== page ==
Pete wVocal Booth_Small

Peter A. Rohan’s Queens, NY home studio

Peter A. Rohan, ACX Producer: You’ve got to start with the right equipment. Use a “quiet” mic that gives you the best frequency results for your voice.  Choose an interface with a good preamp that provides quality analog to digital (a/d) and digital to analog (d/a) conversion and that will not introduce a lot of noise. A budget mic and inferior interface can introduce an amount of noise and contribute to your overall noise floor.  I found that out the hard way, after exhausting all my energies in soundproofing and absorption only to find that it was the cheap mic that I was using that was generating most of my noise floor.

Darren Vermaas, Audible Studios Post-Production Associate:  Definately don’t skimp on the equipment.  Using proper gear in the first steps of recording is going to make your life a lot easier in the end.  Besides saving you time in post-production editing out noises and trying to figure out how to bring your overall noise floor down, it will simply make your book sound more professional.

Rob Granniss, Brick Shop Audiobooks: Get as good a mic, headphones, preamp and DAW as you can. Then get to know them as well as you can. Compare them with every other reference possible, including your laptop speakers, your cellphone, your audio geek friend’s sound system, etc. Listen to the same source material on each and note differences. Listen to your own recordings on those sources, as well as professionally produced recordings (voice as well as music if you’d like). The comparison isn’t to find what you like or what is “true” but rather to find what’s missing or is too enhanced about your own setup.

The "Brick Box," Brick Shop Audiobooks custom self recording studio, in Brooklyn, NY

The “Brick Box,” Brick Shop Audiobooks’ custom “self-record” studio, in Brooklyn, NY

Peter:  Also, be wary of cooling fans and keep them away from your mic.  Avoid recording with your laptop near the microphone or anything else with a cooling fan that turns on and off as the temperature fluctuates.

Darren: Get away from noises. That ticking clock, running refrigerator, dogs barking outside your window at the loud trucks driving by, and (of course) that fan running in your computer are all potential hazards.  These are all real things I’ve heard come through in recordings here. The last example is one of the most important to consider.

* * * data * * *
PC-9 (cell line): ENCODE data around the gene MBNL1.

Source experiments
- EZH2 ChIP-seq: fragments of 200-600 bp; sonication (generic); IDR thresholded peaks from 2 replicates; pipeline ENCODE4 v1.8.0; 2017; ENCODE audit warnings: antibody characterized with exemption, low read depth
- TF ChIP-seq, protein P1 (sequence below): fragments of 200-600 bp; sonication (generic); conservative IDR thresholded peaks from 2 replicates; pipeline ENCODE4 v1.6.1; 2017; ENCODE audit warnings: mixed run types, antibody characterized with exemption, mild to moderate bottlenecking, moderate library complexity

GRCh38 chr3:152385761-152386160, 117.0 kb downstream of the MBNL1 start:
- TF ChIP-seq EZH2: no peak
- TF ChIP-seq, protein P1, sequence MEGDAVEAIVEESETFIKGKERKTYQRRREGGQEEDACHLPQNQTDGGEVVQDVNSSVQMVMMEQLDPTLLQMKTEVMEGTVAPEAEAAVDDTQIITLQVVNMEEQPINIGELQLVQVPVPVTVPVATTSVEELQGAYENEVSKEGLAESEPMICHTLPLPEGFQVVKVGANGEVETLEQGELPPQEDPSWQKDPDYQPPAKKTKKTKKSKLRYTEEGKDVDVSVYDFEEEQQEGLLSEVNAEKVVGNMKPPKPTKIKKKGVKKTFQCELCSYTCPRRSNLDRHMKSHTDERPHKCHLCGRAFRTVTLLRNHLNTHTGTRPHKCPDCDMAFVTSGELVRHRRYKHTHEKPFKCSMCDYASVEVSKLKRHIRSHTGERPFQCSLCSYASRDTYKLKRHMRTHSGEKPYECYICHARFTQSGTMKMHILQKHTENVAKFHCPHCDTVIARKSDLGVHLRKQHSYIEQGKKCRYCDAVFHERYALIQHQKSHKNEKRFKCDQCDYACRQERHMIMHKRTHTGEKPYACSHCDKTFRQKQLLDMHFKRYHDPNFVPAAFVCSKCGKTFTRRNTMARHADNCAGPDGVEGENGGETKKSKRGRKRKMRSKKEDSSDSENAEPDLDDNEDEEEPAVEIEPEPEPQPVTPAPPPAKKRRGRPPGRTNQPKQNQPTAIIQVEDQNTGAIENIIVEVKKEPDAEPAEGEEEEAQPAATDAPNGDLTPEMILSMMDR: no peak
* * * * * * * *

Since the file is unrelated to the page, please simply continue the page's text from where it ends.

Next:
You will discover a lot of things about your room while you’re setting up a home studio.  Noises you’ve never paid mind to are going to start jumping out, and you’ll have to figure out how to deal with them.  When I needed to record vocals in my noisy 5 story apartment building with window AC units, you could find me hanging packing blankets and winter coats in my closet, positioning a microphone in there, and sweating it out while recording to make sure it sounded good. Not glamorous, and not comfortable, but it did sound good!

Stephen Woodfin’s home studio

Stephen Woodfin, ACX Author/Narrator:

Without a doubt the single best thing I did was to read and study the information on ACX about what is involved in the process of setting up a home studio.  I found that information practical and concise and used it as a blueprint each step along the way. I supplemented the ACX material by watching YouTube videos about the construction of home studios. In addition to watching videos, I read blogs and bought several books that provided more in depth discussions of audio production and equipment.  From these books I was able to determine which equipment was essential for my purposes and which optional. I also learned that it wasn’t necessary to buy the most expensive equipment available because there are economical ways to build a studio capable of producing first-rate audio without skimping.

Check back with us next week for more for more expert discussion on home studio setup!

What do you think is the most important aspect of building a home studio?